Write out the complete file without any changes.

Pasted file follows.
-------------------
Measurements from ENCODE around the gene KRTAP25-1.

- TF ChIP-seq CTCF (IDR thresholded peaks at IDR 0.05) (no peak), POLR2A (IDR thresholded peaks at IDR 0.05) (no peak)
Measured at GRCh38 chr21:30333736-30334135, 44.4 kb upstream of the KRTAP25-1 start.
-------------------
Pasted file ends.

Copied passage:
Measurements from ENCODE around the gene KRTAP25-1.

- TF ChIP-seq CTCF (IDR thresholded peaks at IDR 0.05) (no peak), POLR2A (IDR thresholded peaks at IDR 0.05) (no peak)
Measured at GRCh38 chr21:30333736-30334135, 44.4 kb upstream of the KRTAP25-1 start.